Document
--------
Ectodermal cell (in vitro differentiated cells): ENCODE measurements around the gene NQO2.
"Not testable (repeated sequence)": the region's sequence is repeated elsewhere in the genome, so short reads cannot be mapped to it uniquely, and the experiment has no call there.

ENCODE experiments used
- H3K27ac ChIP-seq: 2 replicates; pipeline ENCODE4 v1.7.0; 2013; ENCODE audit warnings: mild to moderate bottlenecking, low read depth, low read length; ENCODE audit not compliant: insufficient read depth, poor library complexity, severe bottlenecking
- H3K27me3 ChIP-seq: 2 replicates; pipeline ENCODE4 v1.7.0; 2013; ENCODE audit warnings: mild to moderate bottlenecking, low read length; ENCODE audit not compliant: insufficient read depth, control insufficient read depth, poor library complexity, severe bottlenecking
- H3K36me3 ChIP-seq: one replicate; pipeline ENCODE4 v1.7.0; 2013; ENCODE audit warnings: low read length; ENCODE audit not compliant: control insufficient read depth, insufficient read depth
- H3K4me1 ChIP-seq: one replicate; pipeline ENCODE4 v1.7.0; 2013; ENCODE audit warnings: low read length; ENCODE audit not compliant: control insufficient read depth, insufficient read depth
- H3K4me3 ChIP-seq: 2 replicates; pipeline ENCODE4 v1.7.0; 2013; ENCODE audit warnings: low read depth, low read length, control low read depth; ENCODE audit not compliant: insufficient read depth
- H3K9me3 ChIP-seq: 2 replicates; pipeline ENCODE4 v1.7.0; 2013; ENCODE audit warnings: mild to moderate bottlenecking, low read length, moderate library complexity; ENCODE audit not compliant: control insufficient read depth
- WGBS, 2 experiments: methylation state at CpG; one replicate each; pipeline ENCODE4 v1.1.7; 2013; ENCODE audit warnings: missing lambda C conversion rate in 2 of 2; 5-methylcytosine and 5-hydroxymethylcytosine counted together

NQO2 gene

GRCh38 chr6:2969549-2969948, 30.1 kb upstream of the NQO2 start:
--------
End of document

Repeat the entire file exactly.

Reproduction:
Ectodermal cell (in vitro differentiated cells): ENCODE measurements around the gene NQO2.
"Not testable (repeated sequence)": the region's sequence is repeated elsewhere in the genome, so short reads cannot be mapped to it uniquely, and the experiment has no call there.

ENCODE experiments used
- H3K27ac ChIP-seq: 2 replicates; pipeline ENCODE4 v1.7.0; 2013; ENCODE audit warnings: mild to moderate bottlenecking, low read depth, low read length; ENCODE audit not compliant: insufficient read depth, poor library complexity, severe bottlenecking
- H3K27me3 ChIP-seq: 2 replicates; pipeline ENCODE4 v1.7.0; 2013; ENCODE audit warnings: mild to moderate bottlenecking, low read length; ENCODE audit not compliant: insufficient read depth, control insufficient read depth, poor library complexity, severe bottlenecking
- H3K36me3 ChIP-seq: one replicate; pipeline ENCODE4 v1.7.0; 2013; ENCODE audit warnings: low read length; ENCODE audit not compliant: control insufficient read depth, insufficient read depth
- H3K4me1 ChIP-seq: one replicate; pipeline ENCODE4 v1.7.0; 2013; ENCODE audit warnings: low read length; ENCODE audit not compliant: control insufficient read depth, insufficient read depth
- H3K4me3 ChIP-seq: 2 replicates; pipeline ENCODE4 v1.7.0; 2013; ENCODE audit warnings: low read depth, low read length, control low read depth; ENCODE audit not compliant: insufficient read depth
- H3K9me3 ChIP-seq: 2 replicates; pipeline ENCODE4 v1.7.0; 2013; ENCODE audit warnings: mild to moderate bottlenecking, low read length, moderate library complexity; ENCODE audit not compliant: control insufficient read depth
- WGBS, 2 experiments: methylation state at CpG; one replicate each; pipeline ENCODE4 v1.1.7; 2013; ENCODE audit warnings: missing lambda C conversion rate in 2 of 2; 5-methylcytosine and 5-hydroxymethylcytosine counted together

NQO2 gene

GRCh38 chr6:2969549-2969948, 30.1 kb upstream of the NQO2 start: